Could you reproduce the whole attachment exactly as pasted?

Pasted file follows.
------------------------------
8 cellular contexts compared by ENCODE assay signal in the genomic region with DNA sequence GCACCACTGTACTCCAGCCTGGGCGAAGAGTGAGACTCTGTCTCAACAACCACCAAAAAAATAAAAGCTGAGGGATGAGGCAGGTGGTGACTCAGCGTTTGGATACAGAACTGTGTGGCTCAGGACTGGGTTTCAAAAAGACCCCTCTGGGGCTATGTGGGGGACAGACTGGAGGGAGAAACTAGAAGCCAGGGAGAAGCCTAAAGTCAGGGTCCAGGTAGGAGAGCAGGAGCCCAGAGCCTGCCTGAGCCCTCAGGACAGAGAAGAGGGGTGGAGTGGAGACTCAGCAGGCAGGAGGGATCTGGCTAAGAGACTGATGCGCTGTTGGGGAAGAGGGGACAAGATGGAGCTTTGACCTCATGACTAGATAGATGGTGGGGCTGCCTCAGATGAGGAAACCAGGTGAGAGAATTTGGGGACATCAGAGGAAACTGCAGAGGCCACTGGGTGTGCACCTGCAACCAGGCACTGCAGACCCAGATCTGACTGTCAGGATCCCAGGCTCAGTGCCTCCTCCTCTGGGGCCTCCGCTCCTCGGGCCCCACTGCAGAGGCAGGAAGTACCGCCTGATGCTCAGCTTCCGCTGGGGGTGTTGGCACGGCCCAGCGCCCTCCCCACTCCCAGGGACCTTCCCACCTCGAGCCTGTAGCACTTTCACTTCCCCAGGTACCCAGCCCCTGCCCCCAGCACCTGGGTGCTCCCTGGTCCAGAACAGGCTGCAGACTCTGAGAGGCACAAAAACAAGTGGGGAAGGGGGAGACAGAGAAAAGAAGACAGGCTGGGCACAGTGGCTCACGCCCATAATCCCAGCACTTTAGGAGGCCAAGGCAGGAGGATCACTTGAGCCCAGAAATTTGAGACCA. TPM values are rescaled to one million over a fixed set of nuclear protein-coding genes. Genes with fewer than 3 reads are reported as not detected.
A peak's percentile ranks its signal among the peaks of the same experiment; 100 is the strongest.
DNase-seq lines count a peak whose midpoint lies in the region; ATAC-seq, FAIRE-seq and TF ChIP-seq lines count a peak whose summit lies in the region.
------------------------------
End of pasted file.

8 cellular contexts compared by ENCODE assay signal in the genomic region with DNA sequence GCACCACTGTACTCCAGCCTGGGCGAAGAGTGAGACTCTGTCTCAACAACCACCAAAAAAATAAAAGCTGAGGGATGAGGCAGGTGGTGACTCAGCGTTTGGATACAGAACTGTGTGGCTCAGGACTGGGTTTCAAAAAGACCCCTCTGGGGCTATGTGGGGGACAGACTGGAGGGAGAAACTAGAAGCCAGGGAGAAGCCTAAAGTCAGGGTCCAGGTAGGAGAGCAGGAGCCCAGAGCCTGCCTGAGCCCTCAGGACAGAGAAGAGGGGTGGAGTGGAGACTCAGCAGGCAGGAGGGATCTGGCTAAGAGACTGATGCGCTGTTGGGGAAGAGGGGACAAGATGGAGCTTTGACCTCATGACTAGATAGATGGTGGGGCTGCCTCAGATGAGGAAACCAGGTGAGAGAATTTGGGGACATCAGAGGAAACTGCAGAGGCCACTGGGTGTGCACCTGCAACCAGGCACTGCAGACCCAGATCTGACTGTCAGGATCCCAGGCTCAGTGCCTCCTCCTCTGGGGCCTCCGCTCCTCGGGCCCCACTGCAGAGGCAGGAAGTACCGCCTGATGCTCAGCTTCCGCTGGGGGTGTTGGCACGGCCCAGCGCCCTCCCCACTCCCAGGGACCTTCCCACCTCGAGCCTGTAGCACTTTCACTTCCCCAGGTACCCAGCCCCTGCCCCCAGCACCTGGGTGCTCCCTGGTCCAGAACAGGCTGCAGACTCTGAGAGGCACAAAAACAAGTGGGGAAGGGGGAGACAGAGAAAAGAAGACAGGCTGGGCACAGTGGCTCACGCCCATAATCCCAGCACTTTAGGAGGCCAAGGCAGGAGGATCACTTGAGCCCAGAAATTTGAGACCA. TPM values are rescaled to one million over a fixed set of nuclear protein-coding genes. Genes with fewer than 3 reads are reported as not detected.
A peak's percentile ranks its signal among the peaks of the same experiment; 100 is the strongest.
DNase-seq lines count a peak whose midpoint lies in the region; ATAC-seq, FAIRE-seq and TF ChIP-seq lines count a peak whose summit lies in the region.